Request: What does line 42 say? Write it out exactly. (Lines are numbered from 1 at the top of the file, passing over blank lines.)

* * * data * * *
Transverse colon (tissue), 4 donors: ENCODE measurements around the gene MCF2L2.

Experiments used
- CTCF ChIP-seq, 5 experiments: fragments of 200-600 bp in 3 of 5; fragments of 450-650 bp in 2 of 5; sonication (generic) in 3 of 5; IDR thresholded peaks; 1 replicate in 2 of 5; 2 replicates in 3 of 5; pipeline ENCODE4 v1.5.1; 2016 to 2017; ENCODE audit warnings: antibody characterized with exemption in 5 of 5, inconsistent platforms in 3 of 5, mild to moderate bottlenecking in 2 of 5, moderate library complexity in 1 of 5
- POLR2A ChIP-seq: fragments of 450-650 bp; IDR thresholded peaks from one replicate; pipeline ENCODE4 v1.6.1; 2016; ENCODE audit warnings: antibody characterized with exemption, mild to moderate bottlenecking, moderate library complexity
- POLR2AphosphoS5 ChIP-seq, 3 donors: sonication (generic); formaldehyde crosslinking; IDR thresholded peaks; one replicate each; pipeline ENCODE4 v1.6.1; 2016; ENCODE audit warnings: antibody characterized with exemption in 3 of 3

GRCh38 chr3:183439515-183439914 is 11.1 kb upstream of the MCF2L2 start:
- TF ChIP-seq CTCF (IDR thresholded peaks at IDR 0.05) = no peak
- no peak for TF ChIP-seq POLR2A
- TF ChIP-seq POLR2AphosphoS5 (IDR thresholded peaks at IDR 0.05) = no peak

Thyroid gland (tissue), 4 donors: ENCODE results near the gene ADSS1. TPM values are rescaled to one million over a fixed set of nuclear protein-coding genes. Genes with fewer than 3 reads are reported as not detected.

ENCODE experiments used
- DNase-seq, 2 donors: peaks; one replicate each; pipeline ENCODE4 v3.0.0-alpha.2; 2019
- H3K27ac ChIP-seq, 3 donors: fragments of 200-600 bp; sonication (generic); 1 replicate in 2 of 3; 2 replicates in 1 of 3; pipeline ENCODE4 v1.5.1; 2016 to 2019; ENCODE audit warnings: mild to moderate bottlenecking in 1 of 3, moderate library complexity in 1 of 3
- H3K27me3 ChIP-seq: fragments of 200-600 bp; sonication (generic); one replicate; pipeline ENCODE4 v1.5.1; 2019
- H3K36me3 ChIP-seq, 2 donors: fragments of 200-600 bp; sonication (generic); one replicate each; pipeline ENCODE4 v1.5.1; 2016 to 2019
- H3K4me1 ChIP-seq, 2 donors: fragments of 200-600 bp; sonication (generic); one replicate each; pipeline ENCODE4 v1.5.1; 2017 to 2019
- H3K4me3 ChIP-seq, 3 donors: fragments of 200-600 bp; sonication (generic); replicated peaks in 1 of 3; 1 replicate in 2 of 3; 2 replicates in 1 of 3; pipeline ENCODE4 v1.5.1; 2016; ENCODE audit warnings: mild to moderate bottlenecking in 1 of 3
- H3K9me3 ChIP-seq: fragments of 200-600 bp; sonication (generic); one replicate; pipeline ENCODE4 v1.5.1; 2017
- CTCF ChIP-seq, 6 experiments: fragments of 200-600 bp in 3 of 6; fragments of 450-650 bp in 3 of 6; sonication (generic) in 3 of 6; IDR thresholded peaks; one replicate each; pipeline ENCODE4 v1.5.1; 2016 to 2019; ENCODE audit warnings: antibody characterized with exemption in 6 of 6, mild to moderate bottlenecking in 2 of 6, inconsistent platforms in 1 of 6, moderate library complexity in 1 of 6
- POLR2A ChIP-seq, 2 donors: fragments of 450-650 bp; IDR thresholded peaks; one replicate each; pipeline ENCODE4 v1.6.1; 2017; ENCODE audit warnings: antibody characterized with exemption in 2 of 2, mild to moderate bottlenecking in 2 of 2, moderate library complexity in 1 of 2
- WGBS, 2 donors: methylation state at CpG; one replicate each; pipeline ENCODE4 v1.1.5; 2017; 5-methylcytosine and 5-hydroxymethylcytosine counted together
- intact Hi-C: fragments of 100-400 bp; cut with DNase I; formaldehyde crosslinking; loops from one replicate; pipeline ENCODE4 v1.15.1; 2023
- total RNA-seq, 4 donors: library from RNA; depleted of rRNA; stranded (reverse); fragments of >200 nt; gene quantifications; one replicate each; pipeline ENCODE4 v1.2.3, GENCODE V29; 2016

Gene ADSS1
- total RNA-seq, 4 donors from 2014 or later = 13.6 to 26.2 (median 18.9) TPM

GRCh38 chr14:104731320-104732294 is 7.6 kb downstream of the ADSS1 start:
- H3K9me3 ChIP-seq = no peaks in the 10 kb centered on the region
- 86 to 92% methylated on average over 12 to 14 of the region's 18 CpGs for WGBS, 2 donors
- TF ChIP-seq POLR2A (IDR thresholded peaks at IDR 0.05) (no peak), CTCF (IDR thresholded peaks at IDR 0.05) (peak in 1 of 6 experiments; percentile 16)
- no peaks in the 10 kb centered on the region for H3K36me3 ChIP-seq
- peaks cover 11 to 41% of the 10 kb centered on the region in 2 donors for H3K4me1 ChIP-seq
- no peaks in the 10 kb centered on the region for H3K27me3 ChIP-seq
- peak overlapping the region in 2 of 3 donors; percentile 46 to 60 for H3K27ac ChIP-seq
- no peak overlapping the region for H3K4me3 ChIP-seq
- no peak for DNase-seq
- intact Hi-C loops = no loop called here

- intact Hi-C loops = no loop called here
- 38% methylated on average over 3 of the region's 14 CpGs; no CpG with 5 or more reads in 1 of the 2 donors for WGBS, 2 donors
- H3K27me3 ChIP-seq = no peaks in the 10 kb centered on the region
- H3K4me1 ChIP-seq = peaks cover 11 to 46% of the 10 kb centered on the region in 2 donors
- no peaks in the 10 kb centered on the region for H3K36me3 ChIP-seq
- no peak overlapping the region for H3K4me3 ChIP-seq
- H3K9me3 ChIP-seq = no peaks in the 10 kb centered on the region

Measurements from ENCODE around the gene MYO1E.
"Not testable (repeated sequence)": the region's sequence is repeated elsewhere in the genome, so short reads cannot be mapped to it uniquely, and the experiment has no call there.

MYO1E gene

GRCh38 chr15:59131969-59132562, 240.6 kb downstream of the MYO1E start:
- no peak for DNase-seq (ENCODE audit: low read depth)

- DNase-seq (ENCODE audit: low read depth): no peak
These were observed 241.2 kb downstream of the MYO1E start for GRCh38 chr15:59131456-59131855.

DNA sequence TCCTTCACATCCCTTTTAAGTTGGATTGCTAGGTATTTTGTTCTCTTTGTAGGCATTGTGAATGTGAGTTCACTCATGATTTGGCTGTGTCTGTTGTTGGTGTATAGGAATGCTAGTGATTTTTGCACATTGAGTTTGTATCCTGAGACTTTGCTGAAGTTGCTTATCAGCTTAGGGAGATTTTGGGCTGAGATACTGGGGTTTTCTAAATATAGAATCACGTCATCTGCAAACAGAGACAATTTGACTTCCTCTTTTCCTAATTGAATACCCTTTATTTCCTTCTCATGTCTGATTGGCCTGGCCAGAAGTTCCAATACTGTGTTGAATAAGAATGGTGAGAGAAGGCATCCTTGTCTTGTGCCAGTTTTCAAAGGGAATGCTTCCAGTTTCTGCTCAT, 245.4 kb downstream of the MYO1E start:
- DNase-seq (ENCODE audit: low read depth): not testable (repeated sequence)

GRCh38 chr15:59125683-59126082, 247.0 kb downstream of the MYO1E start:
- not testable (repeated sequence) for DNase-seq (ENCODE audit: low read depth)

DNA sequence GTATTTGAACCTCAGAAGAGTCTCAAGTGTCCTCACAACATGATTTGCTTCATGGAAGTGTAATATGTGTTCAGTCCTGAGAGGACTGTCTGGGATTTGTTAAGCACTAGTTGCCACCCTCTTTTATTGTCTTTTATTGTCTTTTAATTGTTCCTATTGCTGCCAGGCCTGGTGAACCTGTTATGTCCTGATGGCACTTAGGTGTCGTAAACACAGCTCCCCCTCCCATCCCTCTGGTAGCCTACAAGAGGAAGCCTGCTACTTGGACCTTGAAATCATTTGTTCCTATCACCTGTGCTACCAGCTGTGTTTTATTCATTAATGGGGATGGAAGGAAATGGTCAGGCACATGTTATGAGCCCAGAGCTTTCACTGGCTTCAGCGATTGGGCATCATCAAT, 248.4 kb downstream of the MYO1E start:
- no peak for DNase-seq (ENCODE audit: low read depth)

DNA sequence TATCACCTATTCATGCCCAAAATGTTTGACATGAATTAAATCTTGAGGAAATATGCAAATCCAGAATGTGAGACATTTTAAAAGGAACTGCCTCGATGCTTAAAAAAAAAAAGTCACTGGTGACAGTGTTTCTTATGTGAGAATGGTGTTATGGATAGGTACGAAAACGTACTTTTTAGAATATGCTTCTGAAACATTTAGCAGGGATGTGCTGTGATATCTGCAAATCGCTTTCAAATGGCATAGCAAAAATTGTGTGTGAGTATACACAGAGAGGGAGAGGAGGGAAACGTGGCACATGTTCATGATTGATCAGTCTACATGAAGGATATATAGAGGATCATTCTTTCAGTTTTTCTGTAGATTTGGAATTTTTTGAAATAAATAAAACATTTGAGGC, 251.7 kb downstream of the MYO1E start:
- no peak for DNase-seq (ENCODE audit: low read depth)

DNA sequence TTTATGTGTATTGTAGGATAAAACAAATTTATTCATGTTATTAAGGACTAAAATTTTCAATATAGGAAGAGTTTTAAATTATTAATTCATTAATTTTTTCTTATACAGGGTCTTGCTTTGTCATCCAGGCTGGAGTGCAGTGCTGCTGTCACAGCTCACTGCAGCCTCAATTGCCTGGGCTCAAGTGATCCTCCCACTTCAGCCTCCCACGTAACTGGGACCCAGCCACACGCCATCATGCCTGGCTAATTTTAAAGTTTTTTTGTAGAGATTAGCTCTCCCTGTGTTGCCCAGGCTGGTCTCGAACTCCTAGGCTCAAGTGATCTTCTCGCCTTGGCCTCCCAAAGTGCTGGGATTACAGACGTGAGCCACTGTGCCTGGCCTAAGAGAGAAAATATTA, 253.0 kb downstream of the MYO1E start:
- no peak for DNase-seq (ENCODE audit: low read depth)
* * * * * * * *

- no peak overlapping the region for H3K4me3 ChIP-seq